Following on from my list of free stuff to do in Paris, now it’s time for some of my favourites that really are worth the entry fee…
5. Cruise on Canal Saint-Martin
This one should not form part of a rushed Paris-in-24-hours itinerary, but is definitely one to add to the list if you have a little more time. Chilling out is the name of the game as you are navigated either up or down Canal St Martin, through a series of locks and underneath the city for nearly 2 kilometres. The commentary is entertaining and the scenery pretty. It’s a lovely way to spend a couple of hours on a warm summer’s day.
4. Château de Vincennes
Without interior adornment like its famous siblings in Versailles or Fontainebleu, the Chateau de Vincennes is far less pretentious but fascinating none-the-less. It has a rich royal history and is remarkably well preserved, the keep actually being the tallest fortified medieval structure in Europe. They have interesting i-pad recreations of one of the rooms that change as you point the device in different directions, giving a great impression of what the rooms may have been like in the times of the kings. And the best bit? It’s not on the regular tourist circuit and you will likely be one of only a handful of people visiting!
3. Musée D’Orsay
Not only does this museum house some pretty special art works, the building is also magnificent. Originally a turn of the century railway station, its high, vaulted, glass roof ensures that this museum is one of the most bright and airy going around. If you make your way up to the top floor, you will find a spectacular view out over the city toward Sacre Coeur. The novelty? It’s Paris seen through the transparent faces of the two spectacular clocks that adorn the building.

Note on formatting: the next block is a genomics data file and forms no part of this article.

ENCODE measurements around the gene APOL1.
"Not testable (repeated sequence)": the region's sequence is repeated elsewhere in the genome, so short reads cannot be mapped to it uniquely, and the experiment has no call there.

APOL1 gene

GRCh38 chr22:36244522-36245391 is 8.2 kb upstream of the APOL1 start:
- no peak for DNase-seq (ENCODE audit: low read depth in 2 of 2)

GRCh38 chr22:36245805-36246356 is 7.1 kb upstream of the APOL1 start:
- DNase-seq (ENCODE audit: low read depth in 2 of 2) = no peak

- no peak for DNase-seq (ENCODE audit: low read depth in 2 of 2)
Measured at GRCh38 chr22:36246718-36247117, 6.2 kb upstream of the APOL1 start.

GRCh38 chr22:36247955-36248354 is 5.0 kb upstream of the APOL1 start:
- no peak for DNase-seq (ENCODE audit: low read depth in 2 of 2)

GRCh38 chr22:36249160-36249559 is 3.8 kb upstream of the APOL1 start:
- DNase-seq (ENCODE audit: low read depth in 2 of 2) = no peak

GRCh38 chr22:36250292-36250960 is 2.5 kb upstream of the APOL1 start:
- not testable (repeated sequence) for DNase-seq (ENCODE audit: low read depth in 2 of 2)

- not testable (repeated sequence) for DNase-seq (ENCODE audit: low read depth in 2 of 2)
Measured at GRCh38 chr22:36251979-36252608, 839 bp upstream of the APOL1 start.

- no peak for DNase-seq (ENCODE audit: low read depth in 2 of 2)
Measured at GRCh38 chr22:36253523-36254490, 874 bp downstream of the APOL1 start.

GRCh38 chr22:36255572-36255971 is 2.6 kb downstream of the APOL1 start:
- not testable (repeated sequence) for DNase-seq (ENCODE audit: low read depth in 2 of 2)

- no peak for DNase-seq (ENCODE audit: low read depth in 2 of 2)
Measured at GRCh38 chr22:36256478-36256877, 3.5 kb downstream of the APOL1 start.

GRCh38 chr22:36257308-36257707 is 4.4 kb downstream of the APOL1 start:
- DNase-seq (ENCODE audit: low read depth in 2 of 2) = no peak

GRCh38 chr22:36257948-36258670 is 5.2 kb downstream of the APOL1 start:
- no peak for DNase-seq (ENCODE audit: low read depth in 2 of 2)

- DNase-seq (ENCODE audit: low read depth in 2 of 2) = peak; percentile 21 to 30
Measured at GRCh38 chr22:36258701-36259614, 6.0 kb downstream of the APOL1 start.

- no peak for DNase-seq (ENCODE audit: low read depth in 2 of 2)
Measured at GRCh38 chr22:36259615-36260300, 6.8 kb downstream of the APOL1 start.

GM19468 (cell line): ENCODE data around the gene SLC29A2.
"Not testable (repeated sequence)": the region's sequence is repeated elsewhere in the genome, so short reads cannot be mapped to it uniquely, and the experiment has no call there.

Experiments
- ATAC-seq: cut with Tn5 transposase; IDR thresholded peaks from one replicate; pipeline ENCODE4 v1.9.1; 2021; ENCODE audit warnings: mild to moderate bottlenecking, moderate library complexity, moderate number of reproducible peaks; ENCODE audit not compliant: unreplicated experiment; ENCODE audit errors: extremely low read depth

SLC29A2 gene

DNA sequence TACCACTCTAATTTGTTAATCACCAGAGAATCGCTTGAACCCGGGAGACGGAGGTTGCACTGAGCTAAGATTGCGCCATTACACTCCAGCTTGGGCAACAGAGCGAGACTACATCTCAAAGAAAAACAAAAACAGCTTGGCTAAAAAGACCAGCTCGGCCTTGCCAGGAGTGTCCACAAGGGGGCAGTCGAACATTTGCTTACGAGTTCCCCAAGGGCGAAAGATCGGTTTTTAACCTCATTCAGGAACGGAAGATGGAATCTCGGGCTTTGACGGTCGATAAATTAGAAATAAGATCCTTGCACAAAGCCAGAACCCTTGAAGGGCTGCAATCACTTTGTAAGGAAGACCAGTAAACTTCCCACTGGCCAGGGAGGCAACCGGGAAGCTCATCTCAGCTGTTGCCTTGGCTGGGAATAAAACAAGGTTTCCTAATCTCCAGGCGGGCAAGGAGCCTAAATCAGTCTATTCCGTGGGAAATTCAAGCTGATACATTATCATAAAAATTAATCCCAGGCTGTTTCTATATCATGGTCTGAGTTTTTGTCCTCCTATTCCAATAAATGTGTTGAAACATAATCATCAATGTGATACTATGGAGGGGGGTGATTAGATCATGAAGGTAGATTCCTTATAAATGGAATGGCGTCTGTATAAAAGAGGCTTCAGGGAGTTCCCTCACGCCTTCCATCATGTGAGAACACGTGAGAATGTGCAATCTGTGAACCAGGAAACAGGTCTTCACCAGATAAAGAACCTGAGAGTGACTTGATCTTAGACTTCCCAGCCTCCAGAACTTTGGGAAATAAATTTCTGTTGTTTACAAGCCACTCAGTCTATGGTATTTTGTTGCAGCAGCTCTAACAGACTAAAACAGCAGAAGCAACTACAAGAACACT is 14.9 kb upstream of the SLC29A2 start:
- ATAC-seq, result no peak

2. Musée du Louvre
OK, so I know what you’re thinking. This is on everyone’s list! But my favourite part of a visit to the Louvre involves getting off the well-worn path to Mona and heading downstairs to level -2 where you can get up close and personal with the incredibly history of the site. Tucked away down in the basement, archaeologists have peeled away centuries of dirt to reveal the base of the round turrets formerly part of the medieval castle constructed in the late 1100s. It gives an amazing sense of how the city has evolved, often through destruction, over the last 800 or so years.
Just a stone’s throw from Notre Dame, it’s bigger and more famous counterpart, Sainte-Chapelle is a gem. Consecrated in 1248 and built to house Christ’s Crown of Thorns, it is an example of gothic architecture at its best. The stained glass windows are nothing short of magnificent, made even more so by recent restoration works. If you find yourself in here on a sunny day, it’s guaranteed to take your breath away.